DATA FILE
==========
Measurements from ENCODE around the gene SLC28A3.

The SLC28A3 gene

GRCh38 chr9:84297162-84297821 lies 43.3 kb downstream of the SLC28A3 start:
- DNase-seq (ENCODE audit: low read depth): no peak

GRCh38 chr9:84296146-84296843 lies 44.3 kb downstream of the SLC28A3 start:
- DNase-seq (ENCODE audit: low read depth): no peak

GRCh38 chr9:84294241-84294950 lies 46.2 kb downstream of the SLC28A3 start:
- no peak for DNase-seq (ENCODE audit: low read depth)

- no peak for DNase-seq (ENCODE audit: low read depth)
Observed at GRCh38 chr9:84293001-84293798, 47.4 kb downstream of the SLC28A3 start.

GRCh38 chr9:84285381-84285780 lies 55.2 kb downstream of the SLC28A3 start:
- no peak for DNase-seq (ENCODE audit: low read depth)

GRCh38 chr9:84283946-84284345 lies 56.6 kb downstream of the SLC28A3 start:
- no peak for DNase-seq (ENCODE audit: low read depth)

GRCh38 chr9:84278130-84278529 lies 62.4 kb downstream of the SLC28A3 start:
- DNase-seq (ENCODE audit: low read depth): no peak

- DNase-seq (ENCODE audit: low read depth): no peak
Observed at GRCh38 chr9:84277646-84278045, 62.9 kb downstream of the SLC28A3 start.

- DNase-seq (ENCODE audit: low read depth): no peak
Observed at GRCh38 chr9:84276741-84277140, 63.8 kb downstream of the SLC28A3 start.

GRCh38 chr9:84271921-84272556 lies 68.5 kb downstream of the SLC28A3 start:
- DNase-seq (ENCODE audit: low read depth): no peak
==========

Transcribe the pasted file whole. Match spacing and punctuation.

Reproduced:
Measurements from ENCODE around the gene SLC28A3.

The SLC28A3 gene

GRCh38 chr9:84297162-84297821 lies 43.3 kb downstream of the SLC28A3 start:
- DNase-seq (ENCODE audit: low read depth): no peak

GRCh38 chr9:84296146-84296843 lies 44.3 kb downstream of the SLC28A3 start:
- DNase-seq (ENCODE audit: low read depth): no peak

GRCh38 chr9:84294241-84294950 lies 46.2 kb downstream of the SLC28A3 start:
- no peak for DNase-seq (ENCODE audit: low read depth)

- no peak for DNase-seq (ENCODE audit: low read depth)
Observed at GRCh38 chr9:84293001-84293798, 47.4 kb downstream of the SLC28A3 start.

GRCh38 chr9:84285381-84285780 lies 55.2 kb downstream of the SLC28A3 start:
- no peak for DNase-seq (ENCODE audit: low read depth)

GRCh38 chr9:84283946-84284345 lies 56.6 kb downstream of the SLC28A3 start:
- no peak for DNase-seq (ENCODE audit: low read depth)

GRCh38 chr9:84278130-84278529 lies 62.4 kb downstream of the SLC28A3 start:
- DNase-seq (ENCODE audit: low read depth): no peak

- DNase-seq (ENCODE audit: low read depth): no peak
Observed at GRCh38 chr9:84277646-84278045, 62.9 kb downstream of the SLC28A3 start.

- DNase-seq (ENCODE audit: low read depth): no peak
Observed at GRCh38 chr9:84276741-84277140, 63.8 kb downstream of the SLC28A3 start.

GRCh38 chr9:84271921-84272556 lies 68.5 kb downstream of the SLC28A3 start:
- DNase-seq (ENCODE audit: low read depth): no peak